OS X Moutain Lion RADIUS: Logging & SACL

In our follow-up of RADIUS on OS X Mountain Lion we will look at some logging options and setting up a Service Access Control List (SACL).

RADIUS Logging:

The radiusconfig command can be used to adjust how freeRADIUS will do some of its logging, more specifically whether it logs authentication requests.

Again we will use a root shell (sudo -s) simply because making any changes to the radius server requires root priviledges for all the commands, so instead of typing sudo all the time, we can avoid that temporarily by using a root shell. You will require a root shell in any case in order to explore some of the radius directories, including where it logs to.

First up, let run radiusconfig -getconfig, here you will notice the following output.

"radiusd.conf" =     {
        auth = no;
        "auth_badpass" = no;
        "auth_goodpass" = no;
        "cleanup_delay" = 5;
        "hostname_lookups" = no;
        "max_request_time" = 30;
        "max_requests" = 1024;
    };

The keys we are interested in are the top three. auth = no, control whether it will log authentication requests. The two below it, determines whether it will log a bad password attempt and/or a good password attempt. To enable authentication logging, we execute the following command:

radiusconfig -setconfig auth yes

To enable logging the other two is as simple as:

radiusconfig -setconfig auth_badpass yes
radiusconfig -setconfig auth_goodpass yes

If we run radiusconfig -getconfig, it should now look like this:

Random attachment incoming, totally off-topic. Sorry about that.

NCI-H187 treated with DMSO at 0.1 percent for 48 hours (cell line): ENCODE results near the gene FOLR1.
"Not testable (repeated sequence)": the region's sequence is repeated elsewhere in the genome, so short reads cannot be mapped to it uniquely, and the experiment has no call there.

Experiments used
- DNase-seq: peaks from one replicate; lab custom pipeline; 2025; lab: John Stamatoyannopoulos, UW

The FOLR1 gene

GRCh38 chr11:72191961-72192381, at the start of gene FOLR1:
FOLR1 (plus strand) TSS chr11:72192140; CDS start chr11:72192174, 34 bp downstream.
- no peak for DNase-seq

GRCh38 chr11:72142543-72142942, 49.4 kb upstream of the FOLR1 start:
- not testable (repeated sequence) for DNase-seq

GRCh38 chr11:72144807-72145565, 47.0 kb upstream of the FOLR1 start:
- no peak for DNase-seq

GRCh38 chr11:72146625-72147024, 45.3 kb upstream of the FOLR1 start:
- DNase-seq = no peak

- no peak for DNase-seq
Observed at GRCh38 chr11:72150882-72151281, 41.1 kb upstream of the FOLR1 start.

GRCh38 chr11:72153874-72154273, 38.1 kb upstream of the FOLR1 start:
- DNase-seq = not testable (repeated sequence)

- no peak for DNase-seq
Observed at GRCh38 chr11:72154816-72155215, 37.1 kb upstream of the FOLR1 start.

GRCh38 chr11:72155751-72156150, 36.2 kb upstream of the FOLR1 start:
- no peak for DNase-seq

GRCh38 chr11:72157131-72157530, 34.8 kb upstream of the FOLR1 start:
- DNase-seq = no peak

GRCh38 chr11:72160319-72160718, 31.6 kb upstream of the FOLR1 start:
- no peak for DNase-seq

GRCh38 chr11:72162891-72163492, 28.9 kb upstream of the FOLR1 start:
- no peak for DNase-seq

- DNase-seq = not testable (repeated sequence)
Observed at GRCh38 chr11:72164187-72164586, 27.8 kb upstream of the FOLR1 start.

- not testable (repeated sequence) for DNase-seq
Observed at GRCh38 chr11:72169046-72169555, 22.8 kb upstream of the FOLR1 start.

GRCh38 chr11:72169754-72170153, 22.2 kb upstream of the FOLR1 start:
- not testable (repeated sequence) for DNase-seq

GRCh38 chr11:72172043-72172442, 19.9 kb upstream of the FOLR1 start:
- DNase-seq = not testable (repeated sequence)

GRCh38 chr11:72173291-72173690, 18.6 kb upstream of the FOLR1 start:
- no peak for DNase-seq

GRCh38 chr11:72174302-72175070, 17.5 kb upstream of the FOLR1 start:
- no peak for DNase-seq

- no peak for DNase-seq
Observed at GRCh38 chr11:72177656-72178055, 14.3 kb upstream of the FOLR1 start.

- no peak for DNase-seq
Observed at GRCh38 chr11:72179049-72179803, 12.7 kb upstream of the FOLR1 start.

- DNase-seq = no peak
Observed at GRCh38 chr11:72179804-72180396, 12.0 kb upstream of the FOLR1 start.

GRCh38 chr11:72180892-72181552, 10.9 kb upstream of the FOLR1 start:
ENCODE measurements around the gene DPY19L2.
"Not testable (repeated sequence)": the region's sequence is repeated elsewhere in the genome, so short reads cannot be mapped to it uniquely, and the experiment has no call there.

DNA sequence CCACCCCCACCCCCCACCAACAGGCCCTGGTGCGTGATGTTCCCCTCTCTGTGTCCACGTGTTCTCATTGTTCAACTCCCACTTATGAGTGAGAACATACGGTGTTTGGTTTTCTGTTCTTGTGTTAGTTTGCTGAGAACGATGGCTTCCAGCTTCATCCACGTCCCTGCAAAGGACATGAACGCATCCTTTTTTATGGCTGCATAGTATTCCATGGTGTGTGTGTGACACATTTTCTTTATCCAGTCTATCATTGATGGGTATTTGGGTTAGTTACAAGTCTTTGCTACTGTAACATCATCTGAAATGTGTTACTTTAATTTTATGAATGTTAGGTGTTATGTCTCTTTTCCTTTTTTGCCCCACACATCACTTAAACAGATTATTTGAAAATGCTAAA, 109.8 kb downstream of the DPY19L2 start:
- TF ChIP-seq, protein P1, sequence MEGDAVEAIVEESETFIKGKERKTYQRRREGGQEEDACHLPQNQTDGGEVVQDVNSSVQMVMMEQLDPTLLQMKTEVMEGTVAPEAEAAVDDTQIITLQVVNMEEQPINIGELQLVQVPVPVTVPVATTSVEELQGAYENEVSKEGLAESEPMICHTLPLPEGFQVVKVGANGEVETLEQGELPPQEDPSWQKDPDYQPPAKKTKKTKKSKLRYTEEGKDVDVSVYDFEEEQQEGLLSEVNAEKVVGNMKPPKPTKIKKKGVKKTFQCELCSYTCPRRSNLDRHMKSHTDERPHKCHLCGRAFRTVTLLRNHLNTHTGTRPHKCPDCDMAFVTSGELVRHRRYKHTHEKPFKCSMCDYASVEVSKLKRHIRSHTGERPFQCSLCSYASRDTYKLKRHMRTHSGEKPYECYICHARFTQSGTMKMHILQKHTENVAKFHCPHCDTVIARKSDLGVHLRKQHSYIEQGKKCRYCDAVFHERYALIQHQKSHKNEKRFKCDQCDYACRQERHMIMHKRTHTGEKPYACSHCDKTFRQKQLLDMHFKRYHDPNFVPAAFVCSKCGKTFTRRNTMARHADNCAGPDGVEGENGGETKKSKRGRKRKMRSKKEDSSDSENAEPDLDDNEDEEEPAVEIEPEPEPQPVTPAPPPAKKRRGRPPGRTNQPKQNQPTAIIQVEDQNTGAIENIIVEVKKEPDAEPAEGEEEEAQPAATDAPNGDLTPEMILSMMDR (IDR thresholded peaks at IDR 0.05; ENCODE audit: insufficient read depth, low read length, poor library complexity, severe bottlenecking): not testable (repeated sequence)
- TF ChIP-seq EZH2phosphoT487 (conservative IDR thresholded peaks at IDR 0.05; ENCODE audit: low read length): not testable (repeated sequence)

"radiusd.conf" =     {
        auth = yes;
        "auth_badpass" = yes;
        "auth_goodpass" = yes;
        "cleanup_delay" = 5;
        "hostname_lookups" = no;
        "max_request_time" = 30;
        "max_requests" = 1024;
    };

If you plan to enable this type of logging its best to also enable auto rotation of the log file, again radiusconfig will do the trick.

radiusconfig -autorotatelog on

Any changes to the RADIUS server requires it to be restarted. You can use either one of the following options.

To stop RADIUS:

radiusconfig -stop
launchctl unload -w /System/Library/LaunchDaemons/org.freeradius.radiusd.plist

To start RADIUS:

radiusconfig -start (to start the server)
launchctl load -w /System/Library/LaunchDaemons/org.freeradius.radiusd.plist

Log files are stored in /var/log/radius.

Service Access Control List (SACL)

Having a SACL implemented for a service such as RADIUS is useful, as we can then control who has access to wifi. Without it, any user on our OS X Server has access to wifi, including ones from connected Directories. Lets dig in...

The SACL we are interested in is com.apple.access_radius. How do we know this? Lets quickly run our RADIUS server in debug mode, thus stop the server if its currently running, then run radiusd -sfX. Open another Terminal window and run the following, be sure to change user and password to a valid user on your system:

radtest user password localhost 0 testing123